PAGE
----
As an industry-driven research program, ACRP relies on a flow of quality research ideas into the program. One important element to this flow is a research roadmap that is defined as a dynamic strategic research plan in a specific topic area that identifies gaps in knowledge and practice as well as key opportunities and challenges, and outlines and prioritizes specific research ideas needed to address these gaps. The intent of a roadmap is to facilitate industry development of problem statements and identify future research.
Airport policy and planning at all types and sizes of airports can share the same mission or similar missions in their day-to-day policy and long-term planning. These missions include, for example, regulatory compliance, asset management, and operational efficiency and effectiveness, among others. Understanding these common missions can be helpful in organizing and understanding where there are knowledge gaps. A research roadmap will further define and prioritize those areas of further research in the area of airport policy and planning.
The objective of this research is to develop a research roadmap in the area of airport policy and planning. The roadmap should be a prioritized list of topics/themes and described in sufficient detail to help and encourage the industry, and for ACRP to consider for the next 3 to 5 years in developing problem statements.
The ACRP is seeking the insights of proposers on how best to achieve the research objective. Proposers are asked to develop and include a detailed research plan for accomplishing the project objective. Proposers are expected to describe research plans that can realistically be accomplished within the constraints of available funds and contract time. Proposals must present the proposers' current thinking in sufficient detail to demonstrate their understanding of the issues and the soundness of their approach to meeting the research objective. The work proposed must be divided into tasks and proposers must describe the work proposed in each task in detail.
The research plan should include, at a minimum, the following interim deliverables for ACRP review and approval that include:
- Criteria on how the topics & themes will be prioritized;
- List of the common missions that guide airport policy and planning for all sized airports as part of the gap analysis;
- Taxonomy of how issues will be categorized;
- Summary of related research and planned research for the next 3 to 5 years; and
- List of stakeholders by function/title and affiliation to be engaged, and the method(s) for engagement.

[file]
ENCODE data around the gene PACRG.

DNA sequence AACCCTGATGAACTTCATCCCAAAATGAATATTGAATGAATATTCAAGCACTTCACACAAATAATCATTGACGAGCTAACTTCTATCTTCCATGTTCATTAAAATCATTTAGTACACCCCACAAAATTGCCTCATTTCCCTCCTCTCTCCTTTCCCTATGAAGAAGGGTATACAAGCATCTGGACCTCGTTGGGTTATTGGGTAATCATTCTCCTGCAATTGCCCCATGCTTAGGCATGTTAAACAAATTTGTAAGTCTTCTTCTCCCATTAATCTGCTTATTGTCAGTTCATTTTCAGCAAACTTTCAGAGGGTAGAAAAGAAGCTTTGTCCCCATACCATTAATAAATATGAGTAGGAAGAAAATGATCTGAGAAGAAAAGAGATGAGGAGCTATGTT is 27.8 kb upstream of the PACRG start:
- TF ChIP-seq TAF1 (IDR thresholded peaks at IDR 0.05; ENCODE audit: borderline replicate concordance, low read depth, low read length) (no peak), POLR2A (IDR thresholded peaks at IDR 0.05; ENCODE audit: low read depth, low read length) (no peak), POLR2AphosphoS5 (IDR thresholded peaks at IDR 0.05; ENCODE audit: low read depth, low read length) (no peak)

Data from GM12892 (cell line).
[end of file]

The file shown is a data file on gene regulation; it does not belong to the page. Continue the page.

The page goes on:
The research plan should build in appropriate checkpoints with the ACRP panel, including at a minimum:
- A kick-off teleconference meeting to be held within 1 month of the Notice to Proceed,
- One face-to-face interim deliverable review meeting, and
- Web-enabled teleconferences tied to the panel review and ACRP approval of other interim deliverables deemed appropriate.
The final deliverable will be a prioritized list of research ideas (roadmap) in the area of airport policy and planning.
Note: Following receipt of the draft final deliverables, there should be 3 months for ACRP review and comments and for contractor preparation of the final deliverables. For budgeting purposes, proposers should assume that ACRP will provide access to web-enabled teleconference services. ACRP will pay panel members’ travel costs for the one face-to-face meeting. Proposers should assume that the meeting will be held in Washington, DC.
A. Proposers should identify the various methods of stakeholder engagement and details of each approach.
B. Proposers should provide some visual examples of how the roadmap can be presented.
C. Proposals should describe which research team members will be leading each task.
D. Research teams should include individuals with experience in airport operations and/or maintenance.
E. The selected Principal Investigator is strongly encouraged to attend an ACRP Symposium on Conducting ACRP Research during the TRB’s annual meeting, January 2019.
F. Airports have received many surveys in response to ACRP projects. In an effort to ensure an adequate response rate and collection of information, proposers may consider the use of focus groups, Internet/web-based technologies, social networking sites, and industry conferences or other techniques that may be appropriate.